10 Feb 2010
Auteur Labels - Robs Records [LTMCD 2542] 
If Factory Records had been more serious about dance music (and had lasted a bit longer), perhaps Robs Records would never have existed. By the beginning of the Nineties, Rob Gretton, the manager of Joy Division / New Order, was becoming increasingly frustrated and so decided to take matters into his own hands. Perhaps the straw that broke the camel's back was the cancellation of a 1990 Factory project (FAC 270 Our Dance Days) by Mike Pickering to release a House remixes compilation featuring Marcel King, 52nd Street, Section 25, and Quando Quango.

Robs Records released a diverse selection of underground dance music, much of it from Manchester-based artists like Sub Sub, Mr Scruff, Digital Justice and Strangebrew, plus new music from A Certain Ratio following their A&M stint and the occasional licensed overseas track, most notably the excellent Security by Beat Club.

Auteur Labels: Robs Records [LTMCD 2542] features the No. 3 hit single Ain't No Love (Ain't No Use) by Sub Sub and the Bernard Sumner remix of Beat Club's Security plus 11 other cuts.

The album is out on LTM on 26 April 2010.

Tracklisting

1. Sub Sub - Ain't No Love (Ain't No Use) [2.47]
2. Beat Club - Security (Sumner Remix) [5.54]
3. A Certain Ratio - 27 Forever (Jon Dasilva Fix Mix) [5.57]
4. Spacer IV - Sirocco [7.35]
5. Strangebrew - Sky Life [7.01]
6. Roy Davis Jnr & Jay Juniel - Egyptian Jazz [4.08]
7. J-Walk - Buggin' Becky (Balihu Remix) [5.50]
8. Mr Scruff - Chicken in a Box [8.25]
9. Anambi - Our Love Climbs Higher (Extended Mix) [6.50]
10. Rack-It! - Tarantella Ritual [5.47]
11. Digital Justice - Theme From It's All Gone Pear Shaped [7.01]
12. A Certain Ratio - Listen to the Sound [4.59]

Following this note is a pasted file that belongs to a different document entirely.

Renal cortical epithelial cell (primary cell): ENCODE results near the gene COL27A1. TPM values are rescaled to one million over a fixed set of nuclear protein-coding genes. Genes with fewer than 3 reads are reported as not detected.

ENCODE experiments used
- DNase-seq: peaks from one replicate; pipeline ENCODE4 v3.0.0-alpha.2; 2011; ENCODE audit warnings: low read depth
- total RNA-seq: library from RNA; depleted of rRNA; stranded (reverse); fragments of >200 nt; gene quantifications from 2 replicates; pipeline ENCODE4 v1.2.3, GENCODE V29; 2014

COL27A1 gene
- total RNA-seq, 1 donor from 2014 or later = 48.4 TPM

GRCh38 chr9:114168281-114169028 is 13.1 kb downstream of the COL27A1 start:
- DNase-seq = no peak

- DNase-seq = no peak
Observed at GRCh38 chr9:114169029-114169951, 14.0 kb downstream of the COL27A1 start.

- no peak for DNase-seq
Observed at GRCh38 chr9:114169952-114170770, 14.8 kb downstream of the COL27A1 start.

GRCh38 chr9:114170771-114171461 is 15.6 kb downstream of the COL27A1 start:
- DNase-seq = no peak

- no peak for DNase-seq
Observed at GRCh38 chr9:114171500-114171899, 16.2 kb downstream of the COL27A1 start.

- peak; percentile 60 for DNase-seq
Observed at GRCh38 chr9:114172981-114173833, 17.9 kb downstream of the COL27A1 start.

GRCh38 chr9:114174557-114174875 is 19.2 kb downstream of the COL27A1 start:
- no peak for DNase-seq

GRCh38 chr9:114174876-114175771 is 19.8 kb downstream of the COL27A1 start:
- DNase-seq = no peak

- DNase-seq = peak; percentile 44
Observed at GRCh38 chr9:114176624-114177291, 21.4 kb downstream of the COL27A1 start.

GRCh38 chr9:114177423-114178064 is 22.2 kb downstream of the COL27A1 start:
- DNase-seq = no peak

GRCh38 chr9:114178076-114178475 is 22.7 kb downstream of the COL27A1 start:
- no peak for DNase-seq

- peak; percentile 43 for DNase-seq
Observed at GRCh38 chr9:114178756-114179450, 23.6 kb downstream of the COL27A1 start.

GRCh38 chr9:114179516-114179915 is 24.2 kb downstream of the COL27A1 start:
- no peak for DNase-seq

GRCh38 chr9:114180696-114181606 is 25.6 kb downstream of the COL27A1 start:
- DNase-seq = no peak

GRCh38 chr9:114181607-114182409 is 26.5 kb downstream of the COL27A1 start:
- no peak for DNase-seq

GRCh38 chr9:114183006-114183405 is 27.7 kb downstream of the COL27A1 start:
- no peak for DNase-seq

13. Sub Sub - Inside of This [4.58]

The 77 minute remastered CD covers the years 1990-1999 and features a detailed label history and archive images.

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Peter Saville colour wheel
A Certain Ratio

"Manchester, 1978. In the beginning there were four: Jez Kerr (bass), Martin Moscrop (guitar/trumpet), Peter Terrel (guitar/effects) and Simon Topping (vocals/trumpet). Four thin boys with a name borrowed from a Brian Eno record, the intense, drummerless quartet initially drew influence from Wire, Eno, the Velvets and Kraftwerk, and gained a manager in Anthony Wilson of Factory Records.

"May 1979 saw the release of their first ACR single, the dark All Night Party, although the sound and musicianship of the band would be transformed by the arrival of funky drummer Donald Johnson (DoJo) in August. Over the next few months the band gigged widely, often with Joy Division as part of Factory packages, and recorded demos with producer Martin Hannett as well as a Peel session. Their support slot with Talking Heads on their UK tour in December 1979 set David Byrne on a new course, and provided the compelling live half of their chic cassette package The Graveyard and the Ballroom. Post-punk, ACR now reflected the influence of Funkadelic, George Clinton, Bootsy Collins, The Bar Kays and James Brown."

- intro to ACR Biography by James Nice (LTM)

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